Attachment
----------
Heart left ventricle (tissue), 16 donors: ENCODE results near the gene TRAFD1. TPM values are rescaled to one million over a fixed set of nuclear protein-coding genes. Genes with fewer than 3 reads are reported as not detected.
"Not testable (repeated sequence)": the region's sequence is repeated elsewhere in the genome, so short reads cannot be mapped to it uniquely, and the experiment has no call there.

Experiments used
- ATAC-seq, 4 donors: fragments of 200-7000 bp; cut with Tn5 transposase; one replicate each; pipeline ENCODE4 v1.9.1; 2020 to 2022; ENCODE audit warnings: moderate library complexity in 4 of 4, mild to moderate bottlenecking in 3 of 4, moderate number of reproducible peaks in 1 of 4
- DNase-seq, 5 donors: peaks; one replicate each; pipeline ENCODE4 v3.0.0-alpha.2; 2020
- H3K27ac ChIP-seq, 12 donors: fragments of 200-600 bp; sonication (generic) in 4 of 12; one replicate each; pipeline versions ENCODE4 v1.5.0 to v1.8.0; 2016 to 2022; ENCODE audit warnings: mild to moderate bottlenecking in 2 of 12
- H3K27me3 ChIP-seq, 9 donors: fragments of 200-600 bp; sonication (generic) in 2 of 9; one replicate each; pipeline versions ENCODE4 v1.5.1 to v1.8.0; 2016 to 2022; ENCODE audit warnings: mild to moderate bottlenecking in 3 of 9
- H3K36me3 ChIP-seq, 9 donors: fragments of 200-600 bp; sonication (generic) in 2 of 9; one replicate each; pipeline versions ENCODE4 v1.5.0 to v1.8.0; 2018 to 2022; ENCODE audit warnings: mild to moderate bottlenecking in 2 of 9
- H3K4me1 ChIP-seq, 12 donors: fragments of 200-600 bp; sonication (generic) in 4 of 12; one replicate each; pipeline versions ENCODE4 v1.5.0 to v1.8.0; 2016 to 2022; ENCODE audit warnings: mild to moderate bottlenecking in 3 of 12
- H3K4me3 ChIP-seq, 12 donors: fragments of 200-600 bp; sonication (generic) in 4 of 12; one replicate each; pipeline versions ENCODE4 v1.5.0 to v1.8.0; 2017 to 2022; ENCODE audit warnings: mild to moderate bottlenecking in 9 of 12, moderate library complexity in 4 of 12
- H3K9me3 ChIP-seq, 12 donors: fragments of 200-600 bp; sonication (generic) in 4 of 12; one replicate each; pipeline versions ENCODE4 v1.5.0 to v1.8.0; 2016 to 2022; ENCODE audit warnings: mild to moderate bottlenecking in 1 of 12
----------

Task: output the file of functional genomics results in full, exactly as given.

Heart left ventricle (tissue), 16 donors: ENCODE results near the gene TRAFD1. TPM values are rescaled to one million over a fixed set of nuclear protein-coding genes. Genes with fewer than 3 reads are reported as not detected.
"Not testable (repeated sequence)": the region's sequence is repeated elsewhere in the genome, so short reads cannot be mapped to it uniquely, and the experiment has no call there.

Experiments used
- ATAC-seq, 4 donors: fragments of 200-7000 bp; cut with Tn5 transposase; one replicate each; pipeline ENCODE4 v1.9.1; 2020 to 2022; ENCODE audit warnings: moderate library complexity in 4 of 4, mild to moderate bottlenecking in 3 of 4, moderate number of reproducible peaks in 1 of 4
- DNase-seq, 5 donors: peaks; one replicate each; pipeline ENCODE4 v3.0.0-alpha.2; 2020
- H3K27ac ChIP-seq, 12 donors: fragments of 200-600 bp; sonication (generic) in 4 of 12; one replicate each; pipeline versions ENCODE4 v1.5.0 to v1.8.0; 2016 to 2022; ENCODE audit warnings: mild to moderate bottlenecking in 2 of 12
- H3K27me3 ChIP-seq, 9 donors: fragments of 200-600 bp; sonication (generic) in 2 of 9; one replicate each; pipeline versions ENCODE4 v1.5.1 to v1.8.0; 2016 to 2022; ENCODE audit warnings: mild to moderate bottlenecking in 3 of 9
- H3K36me3 ChIP-seq, 9 donors: fragments of 200-600 bp; sonication (generic) in 2 of 9; one replicate each; pipeline versions ENCODE4 v1.5.0 to v1.8.0; 2018 to 2022; ENCODE audit warnings: mild to moderate bottlenecking in 2 of 9
- H3K4me1 ChIP-seq, 12 donors: fragments of 200-600 bp; sonication (generic) in 4 of 12; one replicate each; pipeline versions ENCODE4 v1.5.0 to v1.8.0; 2016 to 2022; ENCODE audit warnings: mild to moderate bottlenecking in 3 of 12
- H3K4me3 ChIP-seq, 12 donors: fragments of 200-600 bp; sonication (generic) in 4 of 12; one replicate each; pipeline versions ENCODE4 v1.5.0 to v1.8.0; 2017 to 2022; ENCODE audit warnings: mild to moderate bottlenecking in 9 of 12, moderate library complexity in 4 of 12
- H3K9me3 ChIP-seq, 12 donors: fragments of 200-600 bp; sonication (generic) in 4 of 12; one replicate each; pipeline versions ENCODE4 v1.5.0 to v1.8.0; 2016 to 2022; ENCODE audit warnings: mild to moderate bottlenecking in 1 of 12